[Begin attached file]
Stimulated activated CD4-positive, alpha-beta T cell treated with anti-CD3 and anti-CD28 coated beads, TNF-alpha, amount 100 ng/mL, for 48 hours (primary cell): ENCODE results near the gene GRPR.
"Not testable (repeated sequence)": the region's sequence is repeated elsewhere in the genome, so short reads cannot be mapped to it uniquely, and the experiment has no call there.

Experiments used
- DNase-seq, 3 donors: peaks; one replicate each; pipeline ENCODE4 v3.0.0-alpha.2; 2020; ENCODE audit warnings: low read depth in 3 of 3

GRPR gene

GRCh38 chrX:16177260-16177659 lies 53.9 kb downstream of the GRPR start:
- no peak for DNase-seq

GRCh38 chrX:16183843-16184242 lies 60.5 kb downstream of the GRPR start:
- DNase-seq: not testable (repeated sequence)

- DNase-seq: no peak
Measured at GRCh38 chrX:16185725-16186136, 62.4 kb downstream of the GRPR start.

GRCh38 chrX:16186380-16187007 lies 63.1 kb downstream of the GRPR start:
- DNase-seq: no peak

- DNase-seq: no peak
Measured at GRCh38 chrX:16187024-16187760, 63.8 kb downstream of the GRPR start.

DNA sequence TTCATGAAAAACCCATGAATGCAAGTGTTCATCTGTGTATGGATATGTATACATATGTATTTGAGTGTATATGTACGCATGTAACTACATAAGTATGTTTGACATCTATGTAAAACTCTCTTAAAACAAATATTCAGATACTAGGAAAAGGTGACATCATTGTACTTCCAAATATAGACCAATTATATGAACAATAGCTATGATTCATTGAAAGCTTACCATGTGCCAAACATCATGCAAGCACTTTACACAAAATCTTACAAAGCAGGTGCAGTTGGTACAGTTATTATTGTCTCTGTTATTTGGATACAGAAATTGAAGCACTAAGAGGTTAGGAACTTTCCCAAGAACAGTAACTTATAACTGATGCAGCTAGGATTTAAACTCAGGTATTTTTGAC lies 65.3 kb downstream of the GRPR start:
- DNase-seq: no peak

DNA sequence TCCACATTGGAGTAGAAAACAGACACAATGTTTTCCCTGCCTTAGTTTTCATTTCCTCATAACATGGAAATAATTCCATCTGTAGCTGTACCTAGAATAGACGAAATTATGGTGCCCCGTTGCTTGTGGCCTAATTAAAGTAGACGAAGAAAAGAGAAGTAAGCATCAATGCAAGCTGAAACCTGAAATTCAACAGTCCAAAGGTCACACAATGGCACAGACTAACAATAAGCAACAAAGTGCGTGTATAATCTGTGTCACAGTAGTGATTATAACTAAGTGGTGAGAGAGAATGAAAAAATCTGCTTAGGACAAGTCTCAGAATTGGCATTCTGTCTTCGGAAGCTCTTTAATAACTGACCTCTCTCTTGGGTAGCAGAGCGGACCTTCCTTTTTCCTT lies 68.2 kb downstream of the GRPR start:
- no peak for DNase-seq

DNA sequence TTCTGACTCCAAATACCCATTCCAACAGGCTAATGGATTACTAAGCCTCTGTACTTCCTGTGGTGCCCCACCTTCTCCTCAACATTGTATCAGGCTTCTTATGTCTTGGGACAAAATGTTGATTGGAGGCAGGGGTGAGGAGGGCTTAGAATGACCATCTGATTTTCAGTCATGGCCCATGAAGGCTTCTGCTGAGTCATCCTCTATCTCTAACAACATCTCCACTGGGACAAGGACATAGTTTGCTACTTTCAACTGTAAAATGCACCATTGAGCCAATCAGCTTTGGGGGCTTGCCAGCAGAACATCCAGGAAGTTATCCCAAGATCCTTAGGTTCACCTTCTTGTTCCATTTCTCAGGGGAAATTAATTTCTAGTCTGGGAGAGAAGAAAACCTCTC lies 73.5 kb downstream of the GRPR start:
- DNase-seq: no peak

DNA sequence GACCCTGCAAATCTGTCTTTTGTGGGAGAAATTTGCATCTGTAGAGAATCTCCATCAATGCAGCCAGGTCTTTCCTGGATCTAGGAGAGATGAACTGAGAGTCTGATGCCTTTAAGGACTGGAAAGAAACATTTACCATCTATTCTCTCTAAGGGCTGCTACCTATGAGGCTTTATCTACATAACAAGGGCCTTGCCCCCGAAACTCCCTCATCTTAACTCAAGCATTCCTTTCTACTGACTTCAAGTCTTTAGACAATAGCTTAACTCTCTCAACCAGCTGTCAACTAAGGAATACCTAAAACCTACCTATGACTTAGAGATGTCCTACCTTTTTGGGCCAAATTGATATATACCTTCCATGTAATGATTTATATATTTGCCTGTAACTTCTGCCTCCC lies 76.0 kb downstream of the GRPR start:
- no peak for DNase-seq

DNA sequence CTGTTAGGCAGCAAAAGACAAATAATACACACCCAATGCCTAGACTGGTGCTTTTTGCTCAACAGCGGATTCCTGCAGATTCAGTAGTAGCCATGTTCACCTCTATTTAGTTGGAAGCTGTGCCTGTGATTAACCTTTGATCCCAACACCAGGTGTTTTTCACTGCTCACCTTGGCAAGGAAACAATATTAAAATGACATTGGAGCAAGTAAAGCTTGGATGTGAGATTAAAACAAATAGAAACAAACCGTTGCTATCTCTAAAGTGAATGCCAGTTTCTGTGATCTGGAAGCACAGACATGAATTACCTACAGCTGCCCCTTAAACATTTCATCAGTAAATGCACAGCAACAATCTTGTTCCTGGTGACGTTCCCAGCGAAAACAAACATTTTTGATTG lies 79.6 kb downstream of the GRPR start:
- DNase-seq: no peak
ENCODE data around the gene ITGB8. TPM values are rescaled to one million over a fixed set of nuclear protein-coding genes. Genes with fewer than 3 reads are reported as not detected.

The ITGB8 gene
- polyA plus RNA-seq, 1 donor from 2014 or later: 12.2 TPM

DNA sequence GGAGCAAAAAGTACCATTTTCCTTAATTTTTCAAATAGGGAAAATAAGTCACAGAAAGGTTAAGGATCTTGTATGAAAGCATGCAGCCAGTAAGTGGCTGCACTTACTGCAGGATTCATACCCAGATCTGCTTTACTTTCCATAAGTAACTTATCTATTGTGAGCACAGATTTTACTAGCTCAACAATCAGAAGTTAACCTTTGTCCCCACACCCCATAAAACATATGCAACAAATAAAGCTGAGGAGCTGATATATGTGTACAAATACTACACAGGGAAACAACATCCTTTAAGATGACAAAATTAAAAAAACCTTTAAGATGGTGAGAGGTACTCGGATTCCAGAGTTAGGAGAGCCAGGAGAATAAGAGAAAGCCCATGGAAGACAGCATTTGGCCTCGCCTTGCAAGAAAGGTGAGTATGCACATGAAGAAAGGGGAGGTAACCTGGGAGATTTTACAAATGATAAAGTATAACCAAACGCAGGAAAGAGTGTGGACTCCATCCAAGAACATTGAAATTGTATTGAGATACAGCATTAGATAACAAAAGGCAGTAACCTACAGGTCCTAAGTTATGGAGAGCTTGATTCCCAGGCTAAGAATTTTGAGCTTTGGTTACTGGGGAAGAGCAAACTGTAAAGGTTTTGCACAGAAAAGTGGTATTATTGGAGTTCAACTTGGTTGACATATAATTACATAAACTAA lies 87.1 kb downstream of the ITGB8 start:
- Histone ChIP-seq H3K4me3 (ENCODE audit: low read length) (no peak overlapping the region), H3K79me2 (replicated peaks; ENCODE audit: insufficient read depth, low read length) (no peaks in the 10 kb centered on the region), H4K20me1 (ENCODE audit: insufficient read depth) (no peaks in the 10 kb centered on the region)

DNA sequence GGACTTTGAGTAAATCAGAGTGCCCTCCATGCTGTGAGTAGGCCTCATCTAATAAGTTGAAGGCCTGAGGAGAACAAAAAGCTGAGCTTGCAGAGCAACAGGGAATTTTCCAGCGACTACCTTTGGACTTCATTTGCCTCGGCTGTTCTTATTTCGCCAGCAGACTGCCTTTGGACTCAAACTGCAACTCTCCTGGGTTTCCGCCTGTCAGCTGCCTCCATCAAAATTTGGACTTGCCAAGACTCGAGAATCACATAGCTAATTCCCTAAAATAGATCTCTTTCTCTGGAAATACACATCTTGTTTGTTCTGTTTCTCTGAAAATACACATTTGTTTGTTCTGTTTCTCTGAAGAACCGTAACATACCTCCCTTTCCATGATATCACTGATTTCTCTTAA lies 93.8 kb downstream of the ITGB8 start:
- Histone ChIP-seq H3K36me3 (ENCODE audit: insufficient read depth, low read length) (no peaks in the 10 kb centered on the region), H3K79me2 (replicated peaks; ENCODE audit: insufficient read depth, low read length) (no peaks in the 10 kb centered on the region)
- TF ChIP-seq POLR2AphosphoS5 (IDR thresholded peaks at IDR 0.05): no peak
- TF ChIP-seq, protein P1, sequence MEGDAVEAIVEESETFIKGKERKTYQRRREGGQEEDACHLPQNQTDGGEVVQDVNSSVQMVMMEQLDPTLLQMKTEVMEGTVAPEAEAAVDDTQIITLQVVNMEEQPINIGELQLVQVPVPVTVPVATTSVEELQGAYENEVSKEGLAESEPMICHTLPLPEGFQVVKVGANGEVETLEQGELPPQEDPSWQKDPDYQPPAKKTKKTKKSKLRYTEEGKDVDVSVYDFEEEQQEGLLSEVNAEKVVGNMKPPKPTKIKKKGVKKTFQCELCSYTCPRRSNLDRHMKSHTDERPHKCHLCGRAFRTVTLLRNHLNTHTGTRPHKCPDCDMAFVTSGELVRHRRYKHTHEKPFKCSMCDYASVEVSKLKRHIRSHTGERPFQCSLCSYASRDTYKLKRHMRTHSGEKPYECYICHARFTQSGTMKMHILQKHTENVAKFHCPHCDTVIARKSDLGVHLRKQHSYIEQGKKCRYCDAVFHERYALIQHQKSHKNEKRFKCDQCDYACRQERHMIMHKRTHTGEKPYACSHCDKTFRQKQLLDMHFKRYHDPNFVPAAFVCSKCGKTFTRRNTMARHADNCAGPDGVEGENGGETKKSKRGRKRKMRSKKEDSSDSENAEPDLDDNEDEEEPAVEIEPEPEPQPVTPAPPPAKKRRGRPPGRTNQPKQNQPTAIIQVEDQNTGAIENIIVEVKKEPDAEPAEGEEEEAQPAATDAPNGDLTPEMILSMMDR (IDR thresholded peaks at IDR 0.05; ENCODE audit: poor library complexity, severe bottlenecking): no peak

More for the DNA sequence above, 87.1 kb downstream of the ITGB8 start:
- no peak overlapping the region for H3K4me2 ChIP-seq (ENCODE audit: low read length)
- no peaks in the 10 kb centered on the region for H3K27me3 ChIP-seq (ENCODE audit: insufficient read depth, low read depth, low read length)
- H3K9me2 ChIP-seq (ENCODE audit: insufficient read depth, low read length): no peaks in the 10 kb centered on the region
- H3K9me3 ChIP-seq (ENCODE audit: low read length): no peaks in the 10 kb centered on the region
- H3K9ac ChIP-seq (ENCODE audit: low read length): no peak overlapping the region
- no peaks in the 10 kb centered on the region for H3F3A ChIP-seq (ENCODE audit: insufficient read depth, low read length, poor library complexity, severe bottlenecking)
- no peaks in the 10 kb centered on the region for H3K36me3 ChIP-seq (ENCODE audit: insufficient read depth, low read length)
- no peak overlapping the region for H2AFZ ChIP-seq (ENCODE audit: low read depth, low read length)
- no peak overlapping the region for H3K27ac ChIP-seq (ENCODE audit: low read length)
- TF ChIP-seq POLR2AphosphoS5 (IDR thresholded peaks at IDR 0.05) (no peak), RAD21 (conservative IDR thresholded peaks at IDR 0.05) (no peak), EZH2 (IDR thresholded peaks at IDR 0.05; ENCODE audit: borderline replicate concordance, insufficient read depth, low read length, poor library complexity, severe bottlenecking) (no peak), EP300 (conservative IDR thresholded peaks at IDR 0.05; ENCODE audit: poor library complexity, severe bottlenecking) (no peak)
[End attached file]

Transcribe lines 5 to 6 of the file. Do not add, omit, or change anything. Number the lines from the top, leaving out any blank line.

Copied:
GRPR gene

GRCh38 chrX:16177260-16177659 lies 53.9 kb downstream of the GRPR start: